There can't be many subjects that are more emotive and contentious in the world of gundogs than discipline says Justin Clarke

Is it right or wrong to chastise your gundog?

Disciplining a dog

Really it is a case of common sense and depends on what discipline is acceptable.

Using your voice

The best way to let your dog know that you are not pleased is via your tone of voice. Don’t underestimate the power of a telling off – it’s often overlooked. How often should you use tone of voice when disciplining your dog? It depends upon how well the dog has been trained and the animal’s character. Like people, dogs have different personalities. Some are confident, others easy-going and others are wilful.

There is no justification for hitting and hurting a dog at any time. It is cruel and counter-productive and will close down the dog.

There can be no more of a pathetic sight than that of a dog which is sat next to its master, the zest for life clearly extinguished for fear of doing something wrong and the retribution that may well ensue. Some people may comment upon how well-behaved the animal is, however to those of you that have had a few dogs through your hands, the signs will be very clear.

Gun dog discipline: any physical handling must be proportionate

For example, when teaching steadiness, a young puppy will always want chase a ball or dummy. It is normal practice to hold the pup back by the scruff, whilst giving the verbal command to sit. In time the pup will associate the verbal command with the physical handling that prevents him or her from running in and will learn to be steady.

When you are teaching a more wilful dog to sit and stay, it may be necessary, should the dog move, to then run out and place it back on the original spot from where it first wandered. You can show your displeasure by combining tone of voice with the scruff contact. After a couple of times you will only need to use tone of voice. Use common sense and judgement when using scruff contact and there is no danger that the dog may be hurt. Surprised yes, but not injured.

Exceptions to the rule

Recently when out picking up, I witnessed one particular dog take a dislike to another. Prior to any conflict taking place, the handler, who was very experienced, quickly read the situation and gave his dog a sharp tap on the nose. Technically, this act comes under the ‘hitting’ category, so was he right? Yes, of course he was. For sure, the dog would have experienced a moment of discomfort but the reprimand was appropriate and proportionate. More importantly, he possibly saved both dogs from considerable face and neck traumas, not to mention blood loss, which can occur during a sustained dog fight.

Justin Clarke has produced both field trial winners and champions over the last 15 years. Based in East Sussex, he regularly judges field trials and working tests.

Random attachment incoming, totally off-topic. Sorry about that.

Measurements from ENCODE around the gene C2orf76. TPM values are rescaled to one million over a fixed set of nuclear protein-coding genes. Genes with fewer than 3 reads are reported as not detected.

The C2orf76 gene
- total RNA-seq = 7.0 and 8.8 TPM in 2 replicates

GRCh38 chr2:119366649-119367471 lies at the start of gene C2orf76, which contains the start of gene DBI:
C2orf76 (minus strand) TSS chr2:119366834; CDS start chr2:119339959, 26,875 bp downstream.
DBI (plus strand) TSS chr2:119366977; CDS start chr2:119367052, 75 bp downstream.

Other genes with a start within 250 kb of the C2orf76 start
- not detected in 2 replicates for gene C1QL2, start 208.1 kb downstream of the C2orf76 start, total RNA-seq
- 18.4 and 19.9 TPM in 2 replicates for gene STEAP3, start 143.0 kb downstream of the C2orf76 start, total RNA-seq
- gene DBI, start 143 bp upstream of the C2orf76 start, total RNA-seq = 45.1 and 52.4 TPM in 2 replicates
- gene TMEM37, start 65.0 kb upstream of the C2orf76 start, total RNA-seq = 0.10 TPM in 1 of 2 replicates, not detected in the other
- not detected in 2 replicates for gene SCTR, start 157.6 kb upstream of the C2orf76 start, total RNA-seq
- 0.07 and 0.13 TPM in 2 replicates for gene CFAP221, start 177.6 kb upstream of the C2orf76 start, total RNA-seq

What about timing when you’re disciplining your dog?

Q: I’ve now finished training my spaniel and thought I’d done a good job until I took her on a farmer’s shoot in October.  She blanked me when she was in contact with game and the more I shouted the more disobedient she became.

I scolded her after she’d run off three times. Was I right to do this?

A: Scolding a gun dog on its return is completely defeating the object. The next time she breaks she will stay away longer because she will be thinking she’ll get told off when she returns.

You have to act fast and correct her when she does wrong. Your problems can be corrected in a pen or in the presence of a professional trainer.

In a training pen you are able to put your gun dog under more temptation more frequently and so you are then able to correct any fault much more quickly. At the same time you and your gundog will be getting good training tuition and this way you will have quicker and better results.  Never take a young gun dog into an active shooting environment unless you are 100 per cent sure that all foundation training is strong.

How do I train a defiant gundog?

Q: My dog knows he isn’t allowed in the vegetable garden but goes in there as soon as my back is turned. I tell him “No” and he looks guilty but then he just does it again.

A: None of us can carry out gundog training when we aren’t there, so we need to create a barrier that prevents access at all times if there is a place we don’t want a dog to go. Dogs may look guilty when we tell them off, but it doesn’t mean they understand the concept of being forbidden access to places that are interesting or fun. All they know is that we are ‘barking’ at them. Take the pressure off both of you by preventing access with a physical barrier, and give some thought to providing the dog with pleasant occupation in a place he is allowed to be, to make that a more desirable option.